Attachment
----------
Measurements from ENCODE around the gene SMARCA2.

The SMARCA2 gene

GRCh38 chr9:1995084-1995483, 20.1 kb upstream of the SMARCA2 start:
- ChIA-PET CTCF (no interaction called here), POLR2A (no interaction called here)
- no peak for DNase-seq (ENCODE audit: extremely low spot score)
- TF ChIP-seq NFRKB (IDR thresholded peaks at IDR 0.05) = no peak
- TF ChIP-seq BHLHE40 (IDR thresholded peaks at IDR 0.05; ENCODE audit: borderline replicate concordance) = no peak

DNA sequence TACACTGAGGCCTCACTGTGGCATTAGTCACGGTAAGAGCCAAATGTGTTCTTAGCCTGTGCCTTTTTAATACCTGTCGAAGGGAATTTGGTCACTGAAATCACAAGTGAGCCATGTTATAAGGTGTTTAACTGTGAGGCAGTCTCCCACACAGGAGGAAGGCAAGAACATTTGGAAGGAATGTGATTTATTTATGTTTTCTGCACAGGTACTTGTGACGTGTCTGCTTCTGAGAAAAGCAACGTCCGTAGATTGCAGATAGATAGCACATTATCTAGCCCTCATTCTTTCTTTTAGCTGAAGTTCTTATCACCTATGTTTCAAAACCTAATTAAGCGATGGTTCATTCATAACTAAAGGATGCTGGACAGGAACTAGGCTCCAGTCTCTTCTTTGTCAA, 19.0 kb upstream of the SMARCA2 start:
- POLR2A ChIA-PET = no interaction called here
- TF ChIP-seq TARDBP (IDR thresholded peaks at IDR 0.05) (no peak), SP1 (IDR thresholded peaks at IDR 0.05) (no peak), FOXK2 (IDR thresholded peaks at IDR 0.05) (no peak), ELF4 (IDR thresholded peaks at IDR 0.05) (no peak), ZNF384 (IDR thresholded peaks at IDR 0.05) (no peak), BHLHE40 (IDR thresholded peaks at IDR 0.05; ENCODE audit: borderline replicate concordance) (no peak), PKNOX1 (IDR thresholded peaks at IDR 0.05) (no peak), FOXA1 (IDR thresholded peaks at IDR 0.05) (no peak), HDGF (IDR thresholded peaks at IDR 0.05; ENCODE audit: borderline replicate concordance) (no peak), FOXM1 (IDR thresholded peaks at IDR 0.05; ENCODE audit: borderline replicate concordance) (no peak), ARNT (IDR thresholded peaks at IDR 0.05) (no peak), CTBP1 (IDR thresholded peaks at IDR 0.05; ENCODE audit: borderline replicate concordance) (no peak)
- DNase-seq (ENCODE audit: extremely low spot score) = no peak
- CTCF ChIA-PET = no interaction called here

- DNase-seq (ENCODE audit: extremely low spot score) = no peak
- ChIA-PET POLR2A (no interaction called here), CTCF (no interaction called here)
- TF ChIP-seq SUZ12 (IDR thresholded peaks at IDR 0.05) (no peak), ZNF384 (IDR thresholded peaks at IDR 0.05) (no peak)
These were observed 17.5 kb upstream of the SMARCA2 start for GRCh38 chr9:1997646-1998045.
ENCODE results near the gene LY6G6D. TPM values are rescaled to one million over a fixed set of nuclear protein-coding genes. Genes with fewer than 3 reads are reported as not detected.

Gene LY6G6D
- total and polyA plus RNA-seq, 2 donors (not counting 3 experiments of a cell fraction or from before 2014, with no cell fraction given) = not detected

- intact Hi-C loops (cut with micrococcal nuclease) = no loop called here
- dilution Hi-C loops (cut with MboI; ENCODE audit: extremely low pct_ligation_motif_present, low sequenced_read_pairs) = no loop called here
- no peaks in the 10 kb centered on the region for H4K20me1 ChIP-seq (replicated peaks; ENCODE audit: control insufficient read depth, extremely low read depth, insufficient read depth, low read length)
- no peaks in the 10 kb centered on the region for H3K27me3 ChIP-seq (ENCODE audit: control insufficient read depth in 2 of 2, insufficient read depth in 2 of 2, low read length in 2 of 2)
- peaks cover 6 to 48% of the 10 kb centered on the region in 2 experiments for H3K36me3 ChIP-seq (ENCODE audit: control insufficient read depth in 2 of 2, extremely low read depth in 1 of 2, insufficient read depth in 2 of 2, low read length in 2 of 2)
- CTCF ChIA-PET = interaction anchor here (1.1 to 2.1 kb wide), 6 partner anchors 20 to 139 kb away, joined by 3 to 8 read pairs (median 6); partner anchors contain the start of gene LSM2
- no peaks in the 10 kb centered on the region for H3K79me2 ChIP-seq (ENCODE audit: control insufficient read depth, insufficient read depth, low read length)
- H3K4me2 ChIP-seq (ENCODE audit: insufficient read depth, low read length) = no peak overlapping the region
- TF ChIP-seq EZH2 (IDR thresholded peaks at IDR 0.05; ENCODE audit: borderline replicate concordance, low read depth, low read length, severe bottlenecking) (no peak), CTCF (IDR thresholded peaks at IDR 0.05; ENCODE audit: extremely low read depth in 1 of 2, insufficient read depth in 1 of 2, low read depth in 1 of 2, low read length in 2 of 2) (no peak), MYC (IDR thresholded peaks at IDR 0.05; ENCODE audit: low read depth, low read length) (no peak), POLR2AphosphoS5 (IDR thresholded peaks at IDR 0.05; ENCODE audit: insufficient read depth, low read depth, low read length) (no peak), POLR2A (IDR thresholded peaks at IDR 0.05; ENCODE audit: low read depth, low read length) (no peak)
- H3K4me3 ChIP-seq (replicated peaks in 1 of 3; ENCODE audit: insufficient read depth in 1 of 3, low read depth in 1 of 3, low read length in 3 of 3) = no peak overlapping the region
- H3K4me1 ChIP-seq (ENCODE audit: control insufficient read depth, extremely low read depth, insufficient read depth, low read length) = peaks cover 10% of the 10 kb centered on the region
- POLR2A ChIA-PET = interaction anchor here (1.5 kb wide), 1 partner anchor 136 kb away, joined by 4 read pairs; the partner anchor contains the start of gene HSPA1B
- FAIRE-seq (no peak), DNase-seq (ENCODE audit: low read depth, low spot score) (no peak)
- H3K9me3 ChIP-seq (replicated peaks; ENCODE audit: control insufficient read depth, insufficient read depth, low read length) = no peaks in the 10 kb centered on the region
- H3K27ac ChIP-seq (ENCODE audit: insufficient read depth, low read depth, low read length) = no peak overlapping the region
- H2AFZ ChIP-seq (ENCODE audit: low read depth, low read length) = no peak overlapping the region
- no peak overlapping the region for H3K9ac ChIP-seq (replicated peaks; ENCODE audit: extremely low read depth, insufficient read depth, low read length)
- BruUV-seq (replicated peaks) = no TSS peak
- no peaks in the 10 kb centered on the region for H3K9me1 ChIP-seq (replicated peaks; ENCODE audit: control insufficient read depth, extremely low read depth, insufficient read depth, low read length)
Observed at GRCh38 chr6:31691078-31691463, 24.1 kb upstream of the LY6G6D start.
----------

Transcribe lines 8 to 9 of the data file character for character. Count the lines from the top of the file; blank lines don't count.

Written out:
DNA sequence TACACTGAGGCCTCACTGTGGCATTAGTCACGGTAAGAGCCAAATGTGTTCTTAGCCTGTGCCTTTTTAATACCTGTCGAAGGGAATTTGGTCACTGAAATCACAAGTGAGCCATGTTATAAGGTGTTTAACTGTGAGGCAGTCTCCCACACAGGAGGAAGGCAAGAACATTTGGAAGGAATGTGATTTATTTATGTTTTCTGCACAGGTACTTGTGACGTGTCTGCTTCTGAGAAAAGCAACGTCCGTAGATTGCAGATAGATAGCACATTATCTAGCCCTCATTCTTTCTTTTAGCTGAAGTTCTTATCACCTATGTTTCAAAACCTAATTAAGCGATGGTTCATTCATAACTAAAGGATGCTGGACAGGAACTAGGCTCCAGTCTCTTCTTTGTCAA, 19.0 kb upstream of the SMARCA2 start:
- POLR2A ChIA-PET = no interaction called here